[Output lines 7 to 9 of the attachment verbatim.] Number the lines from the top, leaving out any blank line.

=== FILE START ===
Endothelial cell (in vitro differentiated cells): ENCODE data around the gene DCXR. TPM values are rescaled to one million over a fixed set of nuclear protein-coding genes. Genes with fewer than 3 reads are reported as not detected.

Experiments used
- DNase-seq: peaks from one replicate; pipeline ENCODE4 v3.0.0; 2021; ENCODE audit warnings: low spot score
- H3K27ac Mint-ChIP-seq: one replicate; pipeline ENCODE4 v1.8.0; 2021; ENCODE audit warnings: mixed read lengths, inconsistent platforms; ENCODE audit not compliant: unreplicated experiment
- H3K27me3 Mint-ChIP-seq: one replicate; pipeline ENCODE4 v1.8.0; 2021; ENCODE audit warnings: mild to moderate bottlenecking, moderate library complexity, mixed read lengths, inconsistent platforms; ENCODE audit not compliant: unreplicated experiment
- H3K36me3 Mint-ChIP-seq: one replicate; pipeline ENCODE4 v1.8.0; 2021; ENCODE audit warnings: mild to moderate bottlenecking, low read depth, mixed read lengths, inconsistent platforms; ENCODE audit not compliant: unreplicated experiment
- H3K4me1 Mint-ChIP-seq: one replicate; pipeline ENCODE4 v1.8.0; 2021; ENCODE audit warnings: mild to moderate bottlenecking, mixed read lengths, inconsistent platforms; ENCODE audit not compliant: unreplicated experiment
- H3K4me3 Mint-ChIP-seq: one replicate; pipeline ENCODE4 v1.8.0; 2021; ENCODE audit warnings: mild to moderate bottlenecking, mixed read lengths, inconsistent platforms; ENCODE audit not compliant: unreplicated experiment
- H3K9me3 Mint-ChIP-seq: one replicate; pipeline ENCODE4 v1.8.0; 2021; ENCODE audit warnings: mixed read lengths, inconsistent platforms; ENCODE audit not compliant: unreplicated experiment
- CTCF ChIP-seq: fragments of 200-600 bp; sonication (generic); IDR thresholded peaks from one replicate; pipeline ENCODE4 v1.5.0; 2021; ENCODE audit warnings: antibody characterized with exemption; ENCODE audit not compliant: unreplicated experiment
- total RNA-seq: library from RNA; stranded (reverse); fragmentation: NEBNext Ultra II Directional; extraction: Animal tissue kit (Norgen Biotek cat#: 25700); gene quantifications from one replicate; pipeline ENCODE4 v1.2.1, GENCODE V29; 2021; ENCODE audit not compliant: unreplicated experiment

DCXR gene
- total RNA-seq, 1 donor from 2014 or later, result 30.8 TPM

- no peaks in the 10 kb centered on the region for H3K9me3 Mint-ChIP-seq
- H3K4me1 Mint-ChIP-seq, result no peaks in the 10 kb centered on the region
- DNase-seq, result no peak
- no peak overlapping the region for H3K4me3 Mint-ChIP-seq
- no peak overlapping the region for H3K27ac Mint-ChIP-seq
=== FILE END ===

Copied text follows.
- H3K4me1 Mint-ChIP-seq: one replicate; pipeline ENCODE4 v1.8.0; 2021; ENCODE audit warnings: mild to moderate bottlenecking, mixed read lengths, inconsistent platforms; ENCODE audit not compliant: unreplicated experiment
- H3K4me3 Mint-ChIP-seq: one replicate; pipeline ENCODE4 v1.8.0; 2021; ENCODE audit warnings: mild to moderate bottlenecking, mixed read lengths, inconsistent platforms; ENCODE audit not compliant: unreplicated experiment
- H3K9me3 Mint-ChIP-seq: one replicate; pipeline ENCODE4 v1.8.0; 2021; ENCODE audit warnings: mixed read lengths, inconsistent platforms; ENCODE audit not compliant: unreplicated experiment